aka Species 4 2007 Written by Ben Ripley
Based on characters created by Dennis Feldman
Directed by Nick Lyon
The Species franchise transitioned from femme fueled Freudian nightmare to direct to video science fiction dreck so quickly that by installment number four materialized – Species: The Awakening – I had long ago put it on my lower priorities list. There, Species 4 sat, until one day I restumbled across it and decided to try it out. After all, I will get an answer to what 1902 is! (That’s the number that the camera panned to ominously at the conclusion of Species III, thus it must mean something!) Species: The Awakening continues the premise of the prior installment in stating that there are already members of the alien Species living amongst us in hiding. While in Species 3 they were all surviving offspring of Eve or the astronaut guy from Species 2, here they were created in a lab in Mexico that does the same research that created the original alien creature in the first film. Except now in a much more safe form, in that they only kill a lot of people instead of every person.
Our lead Miranda Hollander (Helena Mattsson) is one just creation of this group, a young woman who doesn’t even know she’s the product of alien DNA technology, living a quiet life as a blooming academic with a bright future ahead of her. She’s raised by her uncle Tom (Ben Cross), who unbeknownst to her but beknownst to us, helped create her before abandoning the research because of moral quandaries. But once she gets sick and begins reverting back to Species form and goes on a killing spree, he now needs to reconnect with his former partner in order to save her life. Continue reading →
SciFi Channel is worse than the monsters in the films it continues to pump out at a hypersonic rate. At least in their films, the monster dies at the end after killing off most of the cast. In reality, SciFi Channel cannot be stopped, and no matter how many of their films are taken down, the network remains strong and continues to send its armies against the good people of the world. Whenever the people are in danger, there will always be heroes who rise to the challenge to fight the monsters. Once again, the Dragon Slayers have mobilized to take on a creature sewing destruction upon the lands. In this case, that monster is Grendel, based on the epic poem Beowulf. Based on may be too kind of a word. Grendel shares some of the same character names as Beowulf, and some of the same plot. The details change, a lot. To the point that one wonders if they read the original poem, or even the Cliff Notes. Heck, had they watched the Star Trek Voyager episode about Beowulf they would have been more accurate. Instead, we have some sort of super-crossbow that fires explosive rockets.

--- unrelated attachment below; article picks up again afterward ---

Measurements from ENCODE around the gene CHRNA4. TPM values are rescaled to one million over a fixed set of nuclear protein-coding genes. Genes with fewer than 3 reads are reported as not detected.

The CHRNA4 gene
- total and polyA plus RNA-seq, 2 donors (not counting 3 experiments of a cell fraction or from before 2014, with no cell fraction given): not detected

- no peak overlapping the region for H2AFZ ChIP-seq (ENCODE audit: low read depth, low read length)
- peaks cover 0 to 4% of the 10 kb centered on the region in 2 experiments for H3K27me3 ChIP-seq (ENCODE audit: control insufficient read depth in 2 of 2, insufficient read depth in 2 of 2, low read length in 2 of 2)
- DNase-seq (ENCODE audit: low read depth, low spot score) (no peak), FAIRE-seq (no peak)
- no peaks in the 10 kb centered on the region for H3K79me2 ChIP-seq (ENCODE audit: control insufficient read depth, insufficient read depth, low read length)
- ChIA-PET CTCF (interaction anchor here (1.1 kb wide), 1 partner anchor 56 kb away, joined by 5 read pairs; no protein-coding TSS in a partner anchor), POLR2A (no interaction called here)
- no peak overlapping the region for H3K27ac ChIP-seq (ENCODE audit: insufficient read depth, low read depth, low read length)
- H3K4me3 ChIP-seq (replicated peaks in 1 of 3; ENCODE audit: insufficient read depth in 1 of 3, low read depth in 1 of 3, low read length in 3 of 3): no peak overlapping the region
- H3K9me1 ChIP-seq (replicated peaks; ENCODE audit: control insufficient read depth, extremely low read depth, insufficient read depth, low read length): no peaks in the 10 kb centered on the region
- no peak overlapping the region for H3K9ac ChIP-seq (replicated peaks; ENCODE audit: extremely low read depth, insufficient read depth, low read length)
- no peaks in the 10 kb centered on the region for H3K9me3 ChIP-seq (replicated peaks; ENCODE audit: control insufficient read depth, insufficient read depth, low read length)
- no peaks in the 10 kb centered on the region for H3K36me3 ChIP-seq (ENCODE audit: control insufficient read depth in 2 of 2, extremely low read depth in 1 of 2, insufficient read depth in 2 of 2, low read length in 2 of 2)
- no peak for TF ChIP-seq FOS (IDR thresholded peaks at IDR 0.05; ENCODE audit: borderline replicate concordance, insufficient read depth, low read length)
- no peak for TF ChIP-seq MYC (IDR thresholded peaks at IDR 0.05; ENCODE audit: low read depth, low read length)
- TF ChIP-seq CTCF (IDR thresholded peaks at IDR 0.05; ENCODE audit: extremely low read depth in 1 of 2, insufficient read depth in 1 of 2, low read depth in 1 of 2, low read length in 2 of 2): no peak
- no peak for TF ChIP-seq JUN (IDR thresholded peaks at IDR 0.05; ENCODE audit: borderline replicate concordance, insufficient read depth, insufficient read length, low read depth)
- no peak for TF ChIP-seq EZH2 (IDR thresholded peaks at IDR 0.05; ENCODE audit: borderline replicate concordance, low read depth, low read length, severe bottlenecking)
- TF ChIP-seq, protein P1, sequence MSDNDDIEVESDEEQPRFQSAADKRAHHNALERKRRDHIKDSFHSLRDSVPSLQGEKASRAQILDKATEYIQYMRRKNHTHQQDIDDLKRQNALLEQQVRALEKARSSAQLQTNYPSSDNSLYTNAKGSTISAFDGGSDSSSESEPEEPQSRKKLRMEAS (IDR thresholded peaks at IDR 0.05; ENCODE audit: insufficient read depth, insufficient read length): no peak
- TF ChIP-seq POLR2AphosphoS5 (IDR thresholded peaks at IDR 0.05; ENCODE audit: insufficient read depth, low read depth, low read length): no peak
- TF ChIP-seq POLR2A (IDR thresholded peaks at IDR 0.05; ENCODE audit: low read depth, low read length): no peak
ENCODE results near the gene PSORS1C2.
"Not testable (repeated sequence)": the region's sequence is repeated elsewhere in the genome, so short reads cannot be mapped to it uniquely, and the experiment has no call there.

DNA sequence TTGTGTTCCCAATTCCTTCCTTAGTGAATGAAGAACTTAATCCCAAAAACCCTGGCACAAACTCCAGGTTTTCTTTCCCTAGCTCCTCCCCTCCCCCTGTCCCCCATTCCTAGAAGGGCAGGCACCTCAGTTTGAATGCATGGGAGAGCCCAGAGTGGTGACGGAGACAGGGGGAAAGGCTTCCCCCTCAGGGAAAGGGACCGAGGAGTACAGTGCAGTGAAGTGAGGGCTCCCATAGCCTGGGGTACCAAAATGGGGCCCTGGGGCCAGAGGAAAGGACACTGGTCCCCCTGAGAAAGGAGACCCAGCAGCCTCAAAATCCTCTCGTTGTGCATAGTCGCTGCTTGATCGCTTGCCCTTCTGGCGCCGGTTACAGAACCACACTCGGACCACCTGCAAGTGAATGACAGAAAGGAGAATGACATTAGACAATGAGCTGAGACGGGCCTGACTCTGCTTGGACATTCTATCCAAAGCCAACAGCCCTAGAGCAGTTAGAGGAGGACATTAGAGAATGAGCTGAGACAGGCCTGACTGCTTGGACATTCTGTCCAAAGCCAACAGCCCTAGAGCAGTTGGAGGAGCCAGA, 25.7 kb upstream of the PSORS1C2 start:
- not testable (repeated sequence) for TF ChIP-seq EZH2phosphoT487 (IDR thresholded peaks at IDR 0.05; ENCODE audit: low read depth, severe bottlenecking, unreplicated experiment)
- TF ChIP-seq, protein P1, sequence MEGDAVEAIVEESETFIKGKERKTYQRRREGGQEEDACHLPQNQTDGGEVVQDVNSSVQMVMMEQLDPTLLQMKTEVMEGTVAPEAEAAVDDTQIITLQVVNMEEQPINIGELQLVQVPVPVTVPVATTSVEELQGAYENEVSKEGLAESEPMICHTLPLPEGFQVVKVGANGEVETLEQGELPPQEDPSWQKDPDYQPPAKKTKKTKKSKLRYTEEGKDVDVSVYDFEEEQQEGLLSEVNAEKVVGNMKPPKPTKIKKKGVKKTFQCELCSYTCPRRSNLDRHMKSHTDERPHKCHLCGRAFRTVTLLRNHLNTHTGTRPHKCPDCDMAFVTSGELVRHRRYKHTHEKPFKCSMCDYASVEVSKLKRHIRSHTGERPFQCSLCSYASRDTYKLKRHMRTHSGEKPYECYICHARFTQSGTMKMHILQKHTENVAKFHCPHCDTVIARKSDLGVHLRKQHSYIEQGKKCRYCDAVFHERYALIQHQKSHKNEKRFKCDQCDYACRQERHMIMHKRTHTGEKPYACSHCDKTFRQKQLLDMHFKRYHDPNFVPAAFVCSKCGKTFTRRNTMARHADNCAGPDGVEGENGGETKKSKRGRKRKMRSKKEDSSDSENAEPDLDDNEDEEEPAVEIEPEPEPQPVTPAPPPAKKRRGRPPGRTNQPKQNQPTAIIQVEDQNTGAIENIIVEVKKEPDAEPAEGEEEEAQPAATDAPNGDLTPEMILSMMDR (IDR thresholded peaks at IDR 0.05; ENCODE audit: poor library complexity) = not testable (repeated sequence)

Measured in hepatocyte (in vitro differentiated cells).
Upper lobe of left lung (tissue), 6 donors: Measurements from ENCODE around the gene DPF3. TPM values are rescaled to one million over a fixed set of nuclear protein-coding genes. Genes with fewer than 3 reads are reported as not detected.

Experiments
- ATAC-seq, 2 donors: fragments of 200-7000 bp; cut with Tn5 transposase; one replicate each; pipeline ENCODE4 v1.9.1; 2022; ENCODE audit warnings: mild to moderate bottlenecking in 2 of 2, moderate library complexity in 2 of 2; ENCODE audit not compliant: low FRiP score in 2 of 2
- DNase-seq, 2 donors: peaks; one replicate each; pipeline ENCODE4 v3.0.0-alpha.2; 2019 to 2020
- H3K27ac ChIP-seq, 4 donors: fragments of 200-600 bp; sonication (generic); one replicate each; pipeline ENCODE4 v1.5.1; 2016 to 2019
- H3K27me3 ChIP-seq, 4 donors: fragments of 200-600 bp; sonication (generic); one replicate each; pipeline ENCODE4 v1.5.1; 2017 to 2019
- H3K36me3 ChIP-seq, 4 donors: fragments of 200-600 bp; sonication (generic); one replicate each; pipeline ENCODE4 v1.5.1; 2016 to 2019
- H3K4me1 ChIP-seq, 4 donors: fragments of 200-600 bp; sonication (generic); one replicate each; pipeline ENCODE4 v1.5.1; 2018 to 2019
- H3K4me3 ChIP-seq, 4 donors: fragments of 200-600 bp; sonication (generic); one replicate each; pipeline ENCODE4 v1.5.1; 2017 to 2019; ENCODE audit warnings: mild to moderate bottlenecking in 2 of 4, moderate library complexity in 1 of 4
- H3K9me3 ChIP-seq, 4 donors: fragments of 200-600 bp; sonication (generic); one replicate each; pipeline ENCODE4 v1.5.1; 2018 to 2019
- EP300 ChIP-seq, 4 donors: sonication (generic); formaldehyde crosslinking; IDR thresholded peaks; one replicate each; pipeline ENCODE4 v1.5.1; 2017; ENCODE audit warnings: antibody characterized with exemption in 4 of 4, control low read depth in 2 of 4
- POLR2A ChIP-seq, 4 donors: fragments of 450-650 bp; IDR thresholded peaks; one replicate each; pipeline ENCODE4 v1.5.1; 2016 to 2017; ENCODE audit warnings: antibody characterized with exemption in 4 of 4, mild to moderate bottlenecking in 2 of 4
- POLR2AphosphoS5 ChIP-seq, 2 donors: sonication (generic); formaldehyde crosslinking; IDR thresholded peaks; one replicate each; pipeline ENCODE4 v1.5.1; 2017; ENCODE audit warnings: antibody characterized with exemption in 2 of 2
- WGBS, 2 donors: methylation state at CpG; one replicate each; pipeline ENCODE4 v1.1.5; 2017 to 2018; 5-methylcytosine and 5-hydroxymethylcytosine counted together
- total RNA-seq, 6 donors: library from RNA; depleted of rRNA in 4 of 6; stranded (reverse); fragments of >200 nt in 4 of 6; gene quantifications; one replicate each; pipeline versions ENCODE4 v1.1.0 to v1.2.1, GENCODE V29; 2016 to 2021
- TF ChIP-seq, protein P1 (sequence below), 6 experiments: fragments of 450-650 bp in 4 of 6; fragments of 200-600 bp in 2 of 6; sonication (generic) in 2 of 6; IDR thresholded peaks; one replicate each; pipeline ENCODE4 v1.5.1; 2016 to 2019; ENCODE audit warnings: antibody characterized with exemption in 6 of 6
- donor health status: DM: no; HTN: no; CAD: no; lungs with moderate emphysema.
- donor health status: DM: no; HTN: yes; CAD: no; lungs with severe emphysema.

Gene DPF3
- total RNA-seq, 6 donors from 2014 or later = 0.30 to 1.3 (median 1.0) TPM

A few brief notes on the literary wonder that is Beowulf. With events taking place in the late 5th through early 6th centuries A.D. Beowulf gives a glimpse into a period rich with battles, heroes and epic lore. One of the few surviving epics in Old English it is often referred to as, "The Oldest English Epic". Beloved by scholars it inspired Tolkien (who was an authority on the text) and many another author. It has, surprisingly seen little attention on film, the Christopher Lambert film of the name was a futuristic SciFi piece with little relation to the epic. 2005’s Beowulf & Grendel reworked the source material to tell a moralistic tale with Grendel as a misunderstood primitive. It received mixed reviews (Iain says, "I liked it for the most part"). A motion capture adaptation is to be released in 2007, this appears to be attempting to stick within the vein of epic.
TarsTarkas.NET and FantasyFilmscapes.com are doing another tag-team review. As usual, the opening segment is collaborative, after that, we will be alternating every 15 minutes of film between Tars Tarkas from here and Iain Norman from FantasyFilmscapes.com. Once you have gone through this version of the review, be sure to drop by FantasyFilmscapes.com’s version, with different pictures, different formatting, and plenty of other content on that site as well. Now let’s begin: Continue reading →